Top tips for adapting teaching practice to support children struggling with speech and language

Jane Harris
Wednesday, June 29, 2022

Last week’s school census statistics reveal that once again children struggling with speaking and understanding language form the largest group of SEND concern in school.

Jane Harris is chief executive of ICAN. Picture: ICAN
Jane Harris is chief executive of ICAN. Picture: ICAN

A total of 319,757 children are now struggling with speaking and understanding language. This is a whopping 42 per cent increase since the 2015/16 academic year. These numbers make it even more staggering that there are no significant proposals in either the Schools White Paper or SEND Green paper to get them the help they need.  

Instead, government has set out new targets and aspirations for schools that cannot be met without more support. The ambitious 90 per cent literacy and numeracy targets - as outlined in the Schools White Paper - will not be reached if children aren’t supported to speak and understand language at an age-appropriate level.

Covid has damaged the speech and language skills of so many children and so far, the government’s green paper on Special Educational Needs seems inadequate to the scale of that challenge. Only 10 per cent of pupils with speech, language and communication needs gained a 9-5 pass at GCSE in English and maths in 2019, compared to 43 per cent of typically developing pupils nationally. With the right support, at the right time however, many can catch up with their peers.  

So, what can the children’s sector do to help? And how can we avoid being trapped between national government inaction and local accountability?  Teachers told us that they feel they haven't had enough initial training or ongoing CPD in speaking and understanding language. Other professional groups – health visitors, mental health professionals, social workers – may feel the same.  

Ongoing training is a good place to start. Dedicate a forthcoming team meeting or INSET day to the importance of speaking and understanding language and how you can check if children are in line with their peers. Teachers and health and social care professionals should also know what kind of interventions to put in place for children who are struggling and how to adapt their ongoing practice for children with lifelong speech and language conditions. There is no point providing standard ’talking therapy’ for example to support a child’s wellbeing if they are struggling to talk or use words.

This is not just an early years or primary only issue.  Some children will have struggled in this area since toddlerhood and will likely never been given the support they need – this could be a growing group in your area due to covid. Some children will have a lifelong speech and language condition, like DLD (Developmental Language Disorder) that affects 2 children in every classroom.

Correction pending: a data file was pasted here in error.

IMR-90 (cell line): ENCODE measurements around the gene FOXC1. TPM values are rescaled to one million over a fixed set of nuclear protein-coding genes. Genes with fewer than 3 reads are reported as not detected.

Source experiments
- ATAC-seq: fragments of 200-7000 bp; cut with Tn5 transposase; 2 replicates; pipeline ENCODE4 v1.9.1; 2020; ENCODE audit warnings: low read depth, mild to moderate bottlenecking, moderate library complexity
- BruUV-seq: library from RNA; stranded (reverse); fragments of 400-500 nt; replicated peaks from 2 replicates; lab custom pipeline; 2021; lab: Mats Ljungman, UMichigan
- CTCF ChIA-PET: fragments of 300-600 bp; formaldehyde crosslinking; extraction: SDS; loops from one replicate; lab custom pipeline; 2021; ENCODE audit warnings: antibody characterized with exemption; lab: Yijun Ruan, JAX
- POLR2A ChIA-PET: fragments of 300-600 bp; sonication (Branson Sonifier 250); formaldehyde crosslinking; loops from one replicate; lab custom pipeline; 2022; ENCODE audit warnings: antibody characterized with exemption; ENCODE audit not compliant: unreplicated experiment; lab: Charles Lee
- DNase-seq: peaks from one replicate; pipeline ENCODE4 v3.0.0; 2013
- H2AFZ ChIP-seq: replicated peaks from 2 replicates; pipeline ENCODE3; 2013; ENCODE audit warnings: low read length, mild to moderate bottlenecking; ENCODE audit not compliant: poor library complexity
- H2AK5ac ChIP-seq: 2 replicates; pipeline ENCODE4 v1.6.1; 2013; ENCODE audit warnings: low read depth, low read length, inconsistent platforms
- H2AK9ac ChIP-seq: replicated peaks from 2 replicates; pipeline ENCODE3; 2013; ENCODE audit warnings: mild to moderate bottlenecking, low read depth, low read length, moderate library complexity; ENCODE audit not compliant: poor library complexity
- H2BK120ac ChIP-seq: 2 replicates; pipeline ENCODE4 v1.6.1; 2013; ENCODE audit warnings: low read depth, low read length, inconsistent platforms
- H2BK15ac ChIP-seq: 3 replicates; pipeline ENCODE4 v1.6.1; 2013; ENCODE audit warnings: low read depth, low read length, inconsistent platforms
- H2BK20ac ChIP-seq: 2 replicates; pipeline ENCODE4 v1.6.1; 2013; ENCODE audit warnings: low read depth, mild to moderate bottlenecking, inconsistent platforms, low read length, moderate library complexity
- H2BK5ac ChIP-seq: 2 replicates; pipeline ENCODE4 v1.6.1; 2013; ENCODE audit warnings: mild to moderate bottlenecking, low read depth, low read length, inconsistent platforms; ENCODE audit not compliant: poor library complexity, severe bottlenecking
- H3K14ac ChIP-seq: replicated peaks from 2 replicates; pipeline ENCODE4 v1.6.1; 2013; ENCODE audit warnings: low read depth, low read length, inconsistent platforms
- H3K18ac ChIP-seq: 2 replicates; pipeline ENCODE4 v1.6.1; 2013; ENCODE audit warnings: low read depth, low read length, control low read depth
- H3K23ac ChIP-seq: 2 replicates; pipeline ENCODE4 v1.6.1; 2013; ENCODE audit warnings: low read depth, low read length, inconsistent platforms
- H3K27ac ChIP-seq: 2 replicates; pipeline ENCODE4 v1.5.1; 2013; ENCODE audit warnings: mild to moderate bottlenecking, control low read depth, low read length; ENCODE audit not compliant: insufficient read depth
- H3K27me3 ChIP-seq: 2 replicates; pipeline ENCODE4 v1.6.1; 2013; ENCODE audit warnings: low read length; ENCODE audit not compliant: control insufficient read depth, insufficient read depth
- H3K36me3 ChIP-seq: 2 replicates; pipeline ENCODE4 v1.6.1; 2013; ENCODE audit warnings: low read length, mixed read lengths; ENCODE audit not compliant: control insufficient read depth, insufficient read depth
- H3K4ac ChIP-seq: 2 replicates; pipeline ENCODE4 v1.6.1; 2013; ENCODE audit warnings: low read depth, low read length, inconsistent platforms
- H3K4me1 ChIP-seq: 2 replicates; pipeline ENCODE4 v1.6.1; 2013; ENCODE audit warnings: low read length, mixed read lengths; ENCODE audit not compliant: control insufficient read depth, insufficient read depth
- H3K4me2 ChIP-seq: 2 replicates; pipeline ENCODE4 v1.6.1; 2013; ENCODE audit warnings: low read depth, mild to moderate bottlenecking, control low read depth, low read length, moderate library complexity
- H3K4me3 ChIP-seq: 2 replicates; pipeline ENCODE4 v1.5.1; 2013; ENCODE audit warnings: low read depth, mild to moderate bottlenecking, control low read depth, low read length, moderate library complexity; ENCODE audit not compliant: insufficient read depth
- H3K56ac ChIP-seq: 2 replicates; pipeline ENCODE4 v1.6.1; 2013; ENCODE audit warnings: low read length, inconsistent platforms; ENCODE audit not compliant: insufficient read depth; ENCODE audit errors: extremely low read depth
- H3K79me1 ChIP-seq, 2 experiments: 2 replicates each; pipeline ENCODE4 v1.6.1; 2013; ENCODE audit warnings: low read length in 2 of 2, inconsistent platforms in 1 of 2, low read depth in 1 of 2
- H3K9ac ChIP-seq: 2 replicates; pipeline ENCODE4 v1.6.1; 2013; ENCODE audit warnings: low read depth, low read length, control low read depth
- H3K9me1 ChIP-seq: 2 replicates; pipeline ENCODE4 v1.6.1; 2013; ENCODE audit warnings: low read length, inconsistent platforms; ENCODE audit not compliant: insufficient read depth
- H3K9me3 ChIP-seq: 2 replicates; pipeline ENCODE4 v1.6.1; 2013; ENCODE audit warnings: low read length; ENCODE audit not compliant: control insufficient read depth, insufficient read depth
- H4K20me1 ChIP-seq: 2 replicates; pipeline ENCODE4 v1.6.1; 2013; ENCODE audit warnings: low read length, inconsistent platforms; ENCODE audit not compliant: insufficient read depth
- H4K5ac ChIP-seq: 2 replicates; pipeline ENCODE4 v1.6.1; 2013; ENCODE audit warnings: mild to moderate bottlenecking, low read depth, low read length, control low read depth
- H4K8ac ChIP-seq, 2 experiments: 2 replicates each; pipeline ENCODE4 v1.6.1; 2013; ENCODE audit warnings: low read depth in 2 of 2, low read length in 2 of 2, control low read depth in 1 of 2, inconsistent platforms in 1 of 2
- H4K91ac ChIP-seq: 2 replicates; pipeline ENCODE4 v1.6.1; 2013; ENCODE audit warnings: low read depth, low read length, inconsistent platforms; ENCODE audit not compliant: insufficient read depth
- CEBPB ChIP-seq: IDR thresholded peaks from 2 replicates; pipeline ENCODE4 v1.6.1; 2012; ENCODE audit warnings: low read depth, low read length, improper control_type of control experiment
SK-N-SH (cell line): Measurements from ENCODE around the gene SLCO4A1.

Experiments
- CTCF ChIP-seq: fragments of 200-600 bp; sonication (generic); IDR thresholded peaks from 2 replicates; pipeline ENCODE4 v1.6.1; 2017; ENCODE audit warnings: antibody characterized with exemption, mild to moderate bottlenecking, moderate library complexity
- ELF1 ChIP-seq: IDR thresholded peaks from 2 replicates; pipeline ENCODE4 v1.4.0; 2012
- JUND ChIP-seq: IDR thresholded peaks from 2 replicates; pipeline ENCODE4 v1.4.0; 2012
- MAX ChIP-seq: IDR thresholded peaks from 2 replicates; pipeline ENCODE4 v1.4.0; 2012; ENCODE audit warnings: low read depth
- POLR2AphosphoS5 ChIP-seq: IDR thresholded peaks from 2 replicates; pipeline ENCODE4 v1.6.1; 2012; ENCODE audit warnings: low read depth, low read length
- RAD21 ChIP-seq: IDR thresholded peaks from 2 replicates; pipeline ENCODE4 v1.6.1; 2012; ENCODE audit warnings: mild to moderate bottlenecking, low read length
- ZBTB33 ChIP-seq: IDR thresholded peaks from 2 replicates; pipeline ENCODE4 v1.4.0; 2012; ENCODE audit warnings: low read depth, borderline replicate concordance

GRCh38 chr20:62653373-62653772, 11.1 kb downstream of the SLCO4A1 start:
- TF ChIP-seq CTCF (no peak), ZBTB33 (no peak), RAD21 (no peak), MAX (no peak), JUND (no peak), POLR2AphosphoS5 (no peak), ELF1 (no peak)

Get involved as soon as you identify a need rather than just waiting for specialist speech and language therapy support. Often, you will only find waiting lists and limited capacity to offer frequent support. Fortunately, many children can be helped effectively in the classroom through interventions that a Teaching Assistant could deliver - the best known are probably TalkBoost and NELI. You will need to decide which work best for your schools and the age group of children you are most concerned about. These in house targeted interventions will maximise the number of children we can all help in school so that we can preserve specialist resources for the children with the biggest challenges.

Top tips for adapting your teaching practice:  

  • Share information about how speaking and understanding language skills develop. Take a look at our Primary and Secondary Typical Talk posters and discuss with colleagues how your children’s speech and language skills compare.

  • Give children thinking time, ask a question and say you’ll come back to that child for the answer in a minute 

  • Use visual supports for learning, this can be targeted for individual learners, e.g., drawing a pictorial reminder of a homework task 

  • Have an ‘asking friendly classroom’ where it’s OK for children to say they haven’t understood something. 

Our Talking Point website has information about typical development of children’s speaking and understanding language skills, and a Progress Checker to check what is expected for their age.  We also have information on how to support students with Developmental Language Disorder (DLD) in the classroom.

Alternatively, I CAN has a free Enquiry Service that practitioners or parents can contact for advice. Book a confidential chat with a speech and language therapist here

You can read more about this in our report: Covid Generation

Jane Harris is chief executive of I CAN the children’s communication charity

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